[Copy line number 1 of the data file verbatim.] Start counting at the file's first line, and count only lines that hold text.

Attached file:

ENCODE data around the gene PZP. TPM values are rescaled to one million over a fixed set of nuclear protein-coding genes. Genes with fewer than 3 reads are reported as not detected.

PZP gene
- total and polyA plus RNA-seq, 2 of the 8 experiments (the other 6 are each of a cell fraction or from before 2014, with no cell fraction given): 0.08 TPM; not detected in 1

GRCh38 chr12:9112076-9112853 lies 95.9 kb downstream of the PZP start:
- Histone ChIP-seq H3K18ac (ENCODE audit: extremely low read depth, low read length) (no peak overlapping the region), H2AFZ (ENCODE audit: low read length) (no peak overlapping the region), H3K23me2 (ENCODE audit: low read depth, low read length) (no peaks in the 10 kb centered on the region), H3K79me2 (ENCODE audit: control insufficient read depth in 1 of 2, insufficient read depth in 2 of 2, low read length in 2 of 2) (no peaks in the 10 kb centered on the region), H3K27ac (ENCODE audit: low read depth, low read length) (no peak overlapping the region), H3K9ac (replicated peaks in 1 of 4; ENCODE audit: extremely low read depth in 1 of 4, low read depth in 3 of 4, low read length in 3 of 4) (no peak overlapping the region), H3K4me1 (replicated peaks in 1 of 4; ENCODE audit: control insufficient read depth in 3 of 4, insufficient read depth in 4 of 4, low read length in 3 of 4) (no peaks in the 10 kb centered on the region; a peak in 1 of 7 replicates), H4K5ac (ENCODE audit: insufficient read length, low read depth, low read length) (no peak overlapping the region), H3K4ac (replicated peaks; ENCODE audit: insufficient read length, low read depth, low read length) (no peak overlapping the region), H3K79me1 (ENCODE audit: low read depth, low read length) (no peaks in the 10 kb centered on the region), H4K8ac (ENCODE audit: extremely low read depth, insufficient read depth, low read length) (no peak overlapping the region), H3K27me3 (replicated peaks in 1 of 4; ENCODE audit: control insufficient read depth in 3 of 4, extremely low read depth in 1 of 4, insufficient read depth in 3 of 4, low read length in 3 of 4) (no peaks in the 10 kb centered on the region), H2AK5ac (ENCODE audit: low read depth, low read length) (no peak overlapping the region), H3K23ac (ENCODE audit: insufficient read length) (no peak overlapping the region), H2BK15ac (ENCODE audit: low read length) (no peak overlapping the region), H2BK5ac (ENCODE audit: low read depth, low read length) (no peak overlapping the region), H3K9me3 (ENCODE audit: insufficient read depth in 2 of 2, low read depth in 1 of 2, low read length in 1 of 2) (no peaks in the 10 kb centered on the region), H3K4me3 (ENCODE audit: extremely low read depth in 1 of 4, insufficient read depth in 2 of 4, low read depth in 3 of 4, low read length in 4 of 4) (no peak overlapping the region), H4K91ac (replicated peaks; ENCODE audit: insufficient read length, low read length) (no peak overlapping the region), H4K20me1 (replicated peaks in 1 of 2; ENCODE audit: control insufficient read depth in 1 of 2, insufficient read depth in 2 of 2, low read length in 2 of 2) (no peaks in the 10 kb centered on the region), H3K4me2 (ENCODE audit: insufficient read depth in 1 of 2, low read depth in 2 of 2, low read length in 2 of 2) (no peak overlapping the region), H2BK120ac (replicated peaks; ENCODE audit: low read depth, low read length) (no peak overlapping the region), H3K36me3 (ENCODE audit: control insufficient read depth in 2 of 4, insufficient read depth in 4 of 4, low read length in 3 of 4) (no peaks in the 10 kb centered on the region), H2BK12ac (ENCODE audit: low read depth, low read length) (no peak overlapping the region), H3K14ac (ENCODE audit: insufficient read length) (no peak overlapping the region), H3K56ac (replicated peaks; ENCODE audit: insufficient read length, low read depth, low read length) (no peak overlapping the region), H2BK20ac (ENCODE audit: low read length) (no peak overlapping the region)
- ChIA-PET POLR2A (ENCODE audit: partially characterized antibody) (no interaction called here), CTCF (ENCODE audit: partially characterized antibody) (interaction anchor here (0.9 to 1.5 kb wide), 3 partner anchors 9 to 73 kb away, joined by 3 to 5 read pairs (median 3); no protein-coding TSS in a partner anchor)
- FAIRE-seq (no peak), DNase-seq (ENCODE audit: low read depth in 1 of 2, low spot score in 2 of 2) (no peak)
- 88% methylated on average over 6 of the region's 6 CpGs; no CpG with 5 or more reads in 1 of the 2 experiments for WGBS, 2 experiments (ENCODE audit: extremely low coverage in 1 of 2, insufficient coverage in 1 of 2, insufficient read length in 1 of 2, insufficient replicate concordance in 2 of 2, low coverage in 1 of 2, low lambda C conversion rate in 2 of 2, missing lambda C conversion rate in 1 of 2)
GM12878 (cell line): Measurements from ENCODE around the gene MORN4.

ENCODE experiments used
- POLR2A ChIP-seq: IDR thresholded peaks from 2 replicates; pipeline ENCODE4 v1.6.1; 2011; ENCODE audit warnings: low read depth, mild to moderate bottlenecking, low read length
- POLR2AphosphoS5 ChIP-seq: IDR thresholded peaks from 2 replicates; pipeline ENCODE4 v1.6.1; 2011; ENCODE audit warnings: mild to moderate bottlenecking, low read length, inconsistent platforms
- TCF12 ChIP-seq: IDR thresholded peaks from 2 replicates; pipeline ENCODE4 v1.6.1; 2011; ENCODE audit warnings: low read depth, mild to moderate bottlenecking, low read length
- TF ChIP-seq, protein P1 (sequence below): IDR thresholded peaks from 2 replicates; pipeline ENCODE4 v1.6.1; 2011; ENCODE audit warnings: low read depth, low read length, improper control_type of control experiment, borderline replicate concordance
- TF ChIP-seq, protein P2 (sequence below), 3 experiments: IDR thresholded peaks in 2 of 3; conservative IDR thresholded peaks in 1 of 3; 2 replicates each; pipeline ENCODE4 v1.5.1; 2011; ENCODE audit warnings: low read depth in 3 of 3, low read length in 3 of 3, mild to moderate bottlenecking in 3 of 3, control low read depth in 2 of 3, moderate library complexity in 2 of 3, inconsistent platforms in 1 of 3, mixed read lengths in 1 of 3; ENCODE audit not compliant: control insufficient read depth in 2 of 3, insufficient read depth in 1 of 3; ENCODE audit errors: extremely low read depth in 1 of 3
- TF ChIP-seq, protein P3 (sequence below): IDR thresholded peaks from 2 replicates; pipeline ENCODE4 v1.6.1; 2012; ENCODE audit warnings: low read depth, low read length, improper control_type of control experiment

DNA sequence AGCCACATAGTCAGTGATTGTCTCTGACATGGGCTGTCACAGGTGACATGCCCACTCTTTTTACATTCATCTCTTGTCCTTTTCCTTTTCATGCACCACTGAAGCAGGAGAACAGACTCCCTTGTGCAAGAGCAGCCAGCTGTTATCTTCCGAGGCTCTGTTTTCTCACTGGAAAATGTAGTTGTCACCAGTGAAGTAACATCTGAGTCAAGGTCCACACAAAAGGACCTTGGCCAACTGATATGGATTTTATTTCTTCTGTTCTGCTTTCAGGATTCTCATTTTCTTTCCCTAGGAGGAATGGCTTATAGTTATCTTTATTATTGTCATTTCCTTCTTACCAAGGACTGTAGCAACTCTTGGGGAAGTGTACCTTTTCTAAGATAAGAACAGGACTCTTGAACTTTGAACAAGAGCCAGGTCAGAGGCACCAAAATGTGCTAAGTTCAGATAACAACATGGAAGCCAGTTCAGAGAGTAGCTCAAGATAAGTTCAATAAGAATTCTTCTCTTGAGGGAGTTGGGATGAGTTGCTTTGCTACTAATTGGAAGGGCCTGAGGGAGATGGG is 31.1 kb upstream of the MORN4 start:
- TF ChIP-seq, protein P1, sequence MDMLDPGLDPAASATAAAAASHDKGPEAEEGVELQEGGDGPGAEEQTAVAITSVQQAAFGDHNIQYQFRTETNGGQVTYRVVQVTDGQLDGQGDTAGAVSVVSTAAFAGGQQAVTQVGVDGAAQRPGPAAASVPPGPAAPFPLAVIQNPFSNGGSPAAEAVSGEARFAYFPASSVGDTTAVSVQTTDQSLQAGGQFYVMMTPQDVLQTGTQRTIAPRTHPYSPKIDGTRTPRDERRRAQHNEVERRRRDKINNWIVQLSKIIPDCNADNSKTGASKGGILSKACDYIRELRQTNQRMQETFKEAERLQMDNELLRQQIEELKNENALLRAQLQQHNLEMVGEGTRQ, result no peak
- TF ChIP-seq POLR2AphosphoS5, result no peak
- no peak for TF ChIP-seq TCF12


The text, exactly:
ENCODE data around the gene PZP. TPM values are rescaled to one million over a fixed set of nuclear protein-coding genes. Genes with fewer than 3 reads are reported as not detected.